What you need to know:
- According to Peter Waiganjo of Rabbit Breeders Association of Kenya (Rabak), whose members supply rabbit meat to the various supermarkets, the future is bright for bunny farmers.
Inside makeshift wood and wire mesh hutches somewhere in Rongai, on the outskirts of Nairobi, a group of rabbits, nibble away at pellets and vegetable leaves.
The bunnies do not stop nibbling as some dart from one corner of the hutch to another.
Antony Rume, the owner of the rabbits, dips his right hand into the cage and attempts to catch one, but it darts to a corner.
“I wouldn’t exchange my bunnies for chickens or any other animal. They are the best thing I have currently,” the 24-year-old tells Seeds of Gold.
Rume began the project in September last year. “I started with 11 bunnies; 10 does and one buck. I bought them from a rabbit organisation that was selling each at Sh2,000 male and Sh2,500 female,” says the Moi University economics graduate.
Fresh from college, he had initially thought of venturing into poultry farming. But Rume says he realised poultry requires more space and capital to set up and run.
“I talked to a friend and he advised me to keep rabbits. He told me that it was cheaper to feed the animals and the market for their meat was growing in city restaurants and hotels.”
A kilo of rabbit meat is currently retailing at between Sh350 and Sh500.
Armed with the idea, Rume approached his mother for startup capital.
“I could not bank on my savings since I was fresh from college. I also did not want to sit at home and depend on her for all my needs. I talked to my mother and a close relative. They both supported my idea,” he recalls.
His mother, a nurse, offered him Sh20,000. He raised Sh15,000 from friends.
Today, Rume’s venture has multiplied tenfold. He owns more than 100 bunnies and reckons he has made close to Sh200,000 since he started. “I sell the animals to farmers and there are people who come to buy them from here.”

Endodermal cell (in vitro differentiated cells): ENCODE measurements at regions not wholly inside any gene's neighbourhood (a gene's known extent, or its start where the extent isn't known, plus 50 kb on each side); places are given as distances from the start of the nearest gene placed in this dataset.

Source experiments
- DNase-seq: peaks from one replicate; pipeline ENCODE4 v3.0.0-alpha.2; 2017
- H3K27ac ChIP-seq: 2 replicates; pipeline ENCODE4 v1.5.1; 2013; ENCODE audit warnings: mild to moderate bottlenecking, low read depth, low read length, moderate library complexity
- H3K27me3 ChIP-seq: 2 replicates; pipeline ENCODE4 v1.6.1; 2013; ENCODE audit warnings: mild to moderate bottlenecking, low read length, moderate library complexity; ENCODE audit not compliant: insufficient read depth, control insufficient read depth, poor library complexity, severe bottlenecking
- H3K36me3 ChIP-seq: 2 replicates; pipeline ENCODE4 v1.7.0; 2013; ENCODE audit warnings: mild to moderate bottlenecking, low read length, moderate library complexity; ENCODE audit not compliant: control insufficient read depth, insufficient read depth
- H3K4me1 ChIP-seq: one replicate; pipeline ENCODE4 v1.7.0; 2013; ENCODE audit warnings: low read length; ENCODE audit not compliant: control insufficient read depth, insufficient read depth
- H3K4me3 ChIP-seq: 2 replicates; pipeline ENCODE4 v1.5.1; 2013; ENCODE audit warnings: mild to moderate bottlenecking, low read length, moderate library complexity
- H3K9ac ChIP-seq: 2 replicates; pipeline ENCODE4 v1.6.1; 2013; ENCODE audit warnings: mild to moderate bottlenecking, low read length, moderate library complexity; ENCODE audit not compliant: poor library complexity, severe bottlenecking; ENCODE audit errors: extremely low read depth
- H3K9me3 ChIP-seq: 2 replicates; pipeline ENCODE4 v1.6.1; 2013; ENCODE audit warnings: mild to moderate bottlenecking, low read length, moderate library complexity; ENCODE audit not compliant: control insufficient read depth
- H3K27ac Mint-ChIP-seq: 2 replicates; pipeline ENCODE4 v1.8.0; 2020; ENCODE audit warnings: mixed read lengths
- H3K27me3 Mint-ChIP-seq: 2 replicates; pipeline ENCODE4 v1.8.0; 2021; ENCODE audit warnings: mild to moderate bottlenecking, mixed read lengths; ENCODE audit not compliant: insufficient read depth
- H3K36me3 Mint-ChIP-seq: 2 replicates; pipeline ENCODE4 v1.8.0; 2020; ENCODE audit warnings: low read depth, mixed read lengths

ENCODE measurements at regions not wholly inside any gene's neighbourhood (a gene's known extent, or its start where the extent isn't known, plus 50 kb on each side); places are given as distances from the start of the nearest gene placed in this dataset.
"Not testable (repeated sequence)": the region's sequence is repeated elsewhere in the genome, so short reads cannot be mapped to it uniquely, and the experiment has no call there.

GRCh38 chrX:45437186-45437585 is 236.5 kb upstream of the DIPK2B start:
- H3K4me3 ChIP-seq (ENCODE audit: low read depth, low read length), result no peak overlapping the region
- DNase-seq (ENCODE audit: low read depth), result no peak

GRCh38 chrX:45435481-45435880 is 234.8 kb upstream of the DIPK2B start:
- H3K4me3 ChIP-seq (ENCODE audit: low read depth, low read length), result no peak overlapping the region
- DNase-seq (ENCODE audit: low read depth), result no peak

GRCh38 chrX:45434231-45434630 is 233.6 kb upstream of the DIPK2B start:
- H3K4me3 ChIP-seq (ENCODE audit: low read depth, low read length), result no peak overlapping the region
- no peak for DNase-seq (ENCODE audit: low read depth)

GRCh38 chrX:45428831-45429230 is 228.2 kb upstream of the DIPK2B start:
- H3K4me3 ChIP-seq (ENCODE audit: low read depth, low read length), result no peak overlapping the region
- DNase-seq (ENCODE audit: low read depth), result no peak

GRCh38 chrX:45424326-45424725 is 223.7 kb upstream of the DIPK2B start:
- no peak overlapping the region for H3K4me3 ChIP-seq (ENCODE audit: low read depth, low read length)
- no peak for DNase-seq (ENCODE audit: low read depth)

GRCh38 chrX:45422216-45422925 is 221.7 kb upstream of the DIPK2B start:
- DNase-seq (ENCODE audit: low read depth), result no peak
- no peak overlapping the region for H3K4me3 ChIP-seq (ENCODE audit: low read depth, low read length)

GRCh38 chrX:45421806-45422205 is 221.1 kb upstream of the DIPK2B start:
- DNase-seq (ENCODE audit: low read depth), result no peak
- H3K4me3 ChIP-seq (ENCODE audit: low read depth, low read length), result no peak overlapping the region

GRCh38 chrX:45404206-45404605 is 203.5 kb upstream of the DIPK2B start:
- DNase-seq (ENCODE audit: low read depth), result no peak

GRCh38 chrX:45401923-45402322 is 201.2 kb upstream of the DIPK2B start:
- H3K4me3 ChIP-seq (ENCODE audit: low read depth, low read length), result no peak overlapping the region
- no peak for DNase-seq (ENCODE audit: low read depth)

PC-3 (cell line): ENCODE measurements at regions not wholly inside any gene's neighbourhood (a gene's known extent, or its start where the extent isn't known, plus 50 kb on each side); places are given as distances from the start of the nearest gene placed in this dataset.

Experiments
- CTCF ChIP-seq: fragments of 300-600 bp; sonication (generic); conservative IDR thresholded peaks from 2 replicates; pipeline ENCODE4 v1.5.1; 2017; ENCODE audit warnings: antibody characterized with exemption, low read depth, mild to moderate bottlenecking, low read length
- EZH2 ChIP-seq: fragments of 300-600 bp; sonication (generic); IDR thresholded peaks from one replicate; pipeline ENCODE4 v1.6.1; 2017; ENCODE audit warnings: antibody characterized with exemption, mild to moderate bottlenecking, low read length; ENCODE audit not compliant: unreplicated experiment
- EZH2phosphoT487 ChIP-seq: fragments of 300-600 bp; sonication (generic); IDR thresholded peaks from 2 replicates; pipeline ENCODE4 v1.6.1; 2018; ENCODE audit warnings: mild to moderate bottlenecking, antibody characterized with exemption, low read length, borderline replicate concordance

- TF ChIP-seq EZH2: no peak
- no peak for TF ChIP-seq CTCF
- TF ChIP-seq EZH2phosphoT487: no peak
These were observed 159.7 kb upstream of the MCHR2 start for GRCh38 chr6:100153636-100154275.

According to him, rabbit meat is becoming a delicacy in the country as people move away from rearing them as pets.
He also sells the rabbits to an institution called Rabbit Republic and to a hotel in Hurlingham, Nairobi.
According to Peter Waiganjo of Rabbit Breeders Association of Kenya (Rabak), whose members supply rabbit meat to the various supermarkets, the future is bright for bunny farmers.
“Rabak has witnessed a tremendous growth. Currently we have over 1,500 members. This is due to the increased membership and demand for rabbit meat in various parts of the country. This demand means well for farmers,” he says.
What is pushing many to rabbit eating are the associated health benefits. “Unlike beef, rabbit meat is white and has lower cholesterol, fat and calories than chicken and pork,” he says.
There are about 48 bunny breeds worldwide, but the most popular with local farmers are New Zealand White and Californian White. Others include Flemish and Ilri giants.
New Zealand Whites are slightly larger than the Californian Whites and slightly heavier as they weigh between 4 and 6kg as opposed to 3 to 4.5kg for the latter.
It is not just individuals who are keen to invest in bunnies. The government is also interested and is planning to put up an abattoir in Thika Town to boost bunny farming. Once operational, bunny farmers like Rume are upbeat that the abattoir will open up local and international meat markets.
For maximum gains from cuniculture, Jane Ikanyi, a livestock researcher at the International Livestock Research Institute recommends commercial pellets and vegetables. These prevent stomach bloat and help them grow faster.
“Pellets are hygienic and also contain necessary nutrients and vitamins that help rabbits grow. A rabbit is supposed to eat 150g of pellets a day,” she added.